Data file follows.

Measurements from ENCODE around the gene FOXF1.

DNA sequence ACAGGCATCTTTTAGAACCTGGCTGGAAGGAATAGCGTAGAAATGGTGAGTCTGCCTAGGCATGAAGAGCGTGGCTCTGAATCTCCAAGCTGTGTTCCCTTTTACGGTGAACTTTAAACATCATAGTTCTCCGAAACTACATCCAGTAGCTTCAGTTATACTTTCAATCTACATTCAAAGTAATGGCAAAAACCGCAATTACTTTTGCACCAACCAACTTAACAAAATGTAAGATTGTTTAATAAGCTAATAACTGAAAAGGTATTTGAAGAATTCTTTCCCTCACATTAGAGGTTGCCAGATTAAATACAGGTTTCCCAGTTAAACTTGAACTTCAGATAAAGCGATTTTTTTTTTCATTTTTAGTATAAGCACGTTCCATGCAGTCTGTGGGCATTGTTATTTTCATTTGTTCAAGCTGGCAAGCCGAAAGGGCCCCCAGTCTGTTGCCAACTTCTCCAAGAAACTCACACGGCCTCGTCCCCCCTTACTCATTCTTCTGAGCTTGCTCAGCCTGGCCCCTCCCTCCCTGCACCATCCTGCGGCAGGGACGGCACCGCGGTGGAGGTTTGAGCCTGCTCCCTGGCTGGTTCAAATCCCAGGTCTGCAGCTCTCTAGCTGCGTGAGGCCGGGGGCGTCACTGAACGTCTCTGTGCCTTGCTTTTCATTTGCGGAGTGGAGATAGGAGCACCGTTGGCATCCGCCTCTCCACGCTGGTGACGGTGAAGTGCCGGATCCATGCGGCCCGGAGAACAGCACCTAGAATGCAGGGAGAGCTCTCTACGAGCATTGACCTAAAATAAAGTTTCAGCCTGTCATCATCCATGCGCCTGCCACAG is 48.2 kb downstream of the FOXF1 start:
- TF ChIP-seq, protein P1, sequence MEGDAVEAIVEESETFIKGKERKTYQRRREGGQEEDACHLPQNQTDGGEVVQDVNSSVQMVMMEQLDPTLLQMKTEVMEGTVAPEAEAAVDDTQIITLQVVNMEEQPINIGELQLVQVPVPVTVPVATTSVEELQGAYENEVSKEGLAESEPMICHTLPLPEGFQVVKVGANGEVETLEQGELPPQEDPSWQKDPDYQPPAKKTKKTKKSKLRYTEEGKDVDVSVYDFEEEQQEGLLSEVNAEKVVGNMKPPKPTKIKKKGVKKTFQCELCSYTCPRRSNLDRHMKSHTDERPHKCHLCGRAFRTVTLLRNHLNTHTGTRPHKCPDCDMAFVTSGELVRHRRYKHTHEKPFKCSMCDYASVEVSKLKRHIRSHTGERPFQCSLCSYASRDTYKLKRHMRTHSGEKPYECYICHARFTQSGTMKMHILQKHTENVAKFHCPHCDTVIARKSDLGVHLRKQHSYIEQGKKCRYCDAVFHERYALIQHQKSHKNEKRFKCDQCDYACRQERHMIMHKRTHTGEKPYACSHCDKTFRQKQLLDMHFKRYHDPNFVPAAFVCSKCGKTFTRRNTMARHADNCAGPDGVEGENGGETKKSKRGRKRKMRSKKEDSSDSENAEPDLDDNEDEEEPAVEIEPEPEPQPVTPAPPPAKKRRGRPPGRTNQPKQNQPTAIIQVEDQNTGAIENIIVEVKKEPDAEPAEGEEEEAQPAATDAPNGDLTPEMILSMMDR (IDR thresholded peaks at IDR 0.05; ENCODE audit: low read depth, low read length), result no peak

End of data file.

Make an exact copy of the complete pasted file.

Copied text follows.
Measurements from ENCODE around the gene FOXF1.

DNA sequence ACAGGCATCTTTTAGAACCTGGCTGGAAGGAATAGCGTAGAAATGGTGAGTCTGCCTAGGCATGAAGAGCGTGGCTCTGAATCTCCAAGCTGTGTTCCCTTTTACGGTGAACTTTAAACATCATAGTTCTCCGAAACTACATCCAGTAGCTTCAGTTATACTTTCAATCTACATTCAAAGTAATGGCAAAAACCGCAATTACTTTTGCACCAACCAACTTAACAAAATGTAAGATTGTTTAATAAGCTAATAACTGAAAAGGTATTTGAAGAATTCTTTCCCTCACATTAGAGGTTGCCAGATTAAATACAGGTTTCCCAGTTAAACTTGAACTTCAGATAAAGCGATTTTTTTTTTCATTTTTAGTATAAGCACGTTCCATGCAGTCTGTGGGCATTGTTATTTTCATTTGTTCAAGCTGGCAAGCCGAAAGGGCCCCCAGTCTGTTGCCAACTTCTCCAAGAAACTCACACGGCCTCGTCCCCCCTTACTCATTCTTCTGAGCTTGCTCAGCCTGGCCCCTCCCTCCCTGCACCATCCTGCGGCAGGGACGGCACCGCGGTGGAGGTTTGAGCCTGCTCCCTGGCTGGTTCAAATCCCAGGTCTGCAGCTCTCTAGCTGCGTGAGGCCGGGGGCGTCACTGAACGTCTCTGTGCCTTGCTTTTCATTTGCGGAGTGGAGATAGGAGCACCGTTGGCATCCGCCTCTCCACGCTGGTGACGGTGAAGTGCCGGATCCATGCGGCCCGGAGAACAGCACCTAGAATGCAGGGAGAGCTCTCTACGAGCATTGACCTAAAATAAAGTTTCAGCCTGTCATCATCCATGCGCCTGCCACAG is 48.2 kb downstream of the FOXF1 start:
- TF ChIP-seq, protein P1, sequence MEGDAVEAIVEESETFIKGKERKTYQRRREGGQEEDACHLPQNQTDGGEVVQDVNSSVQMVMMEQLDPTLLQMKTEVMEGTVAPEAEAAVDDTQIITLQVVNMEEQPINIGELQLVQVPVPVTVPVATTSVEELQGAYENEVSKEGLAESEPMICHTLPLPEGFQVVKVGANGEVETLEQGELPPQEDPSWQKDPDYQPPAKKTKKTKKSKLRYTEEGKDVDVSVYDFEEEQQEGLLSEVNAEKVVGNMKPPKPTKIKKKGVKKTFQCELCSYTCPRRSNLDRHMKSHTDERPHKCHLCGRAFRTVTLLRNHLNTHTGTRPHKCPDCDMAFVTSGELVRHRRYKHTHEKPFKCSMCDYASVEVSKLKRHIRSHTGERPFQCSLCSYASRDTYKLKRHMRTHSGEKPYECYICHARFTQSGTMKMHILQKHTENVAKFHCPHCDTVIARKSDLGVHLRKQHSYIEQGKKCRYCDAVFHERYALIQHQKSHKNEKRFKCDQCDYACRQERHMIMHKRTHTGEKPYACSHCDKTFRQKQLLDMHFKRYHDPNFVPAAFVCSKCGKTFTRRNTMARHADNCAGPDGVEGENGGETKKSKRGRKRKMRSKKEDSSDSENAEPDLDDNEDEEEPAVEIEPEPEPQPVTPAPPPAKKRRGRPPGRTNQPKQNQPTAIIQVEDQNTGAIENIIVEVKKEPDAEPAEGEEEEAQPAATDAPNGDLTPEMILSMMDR (IDR thresholded peaks at IDR 0.05; ENCODE audit: low read depth, low read length), result no peak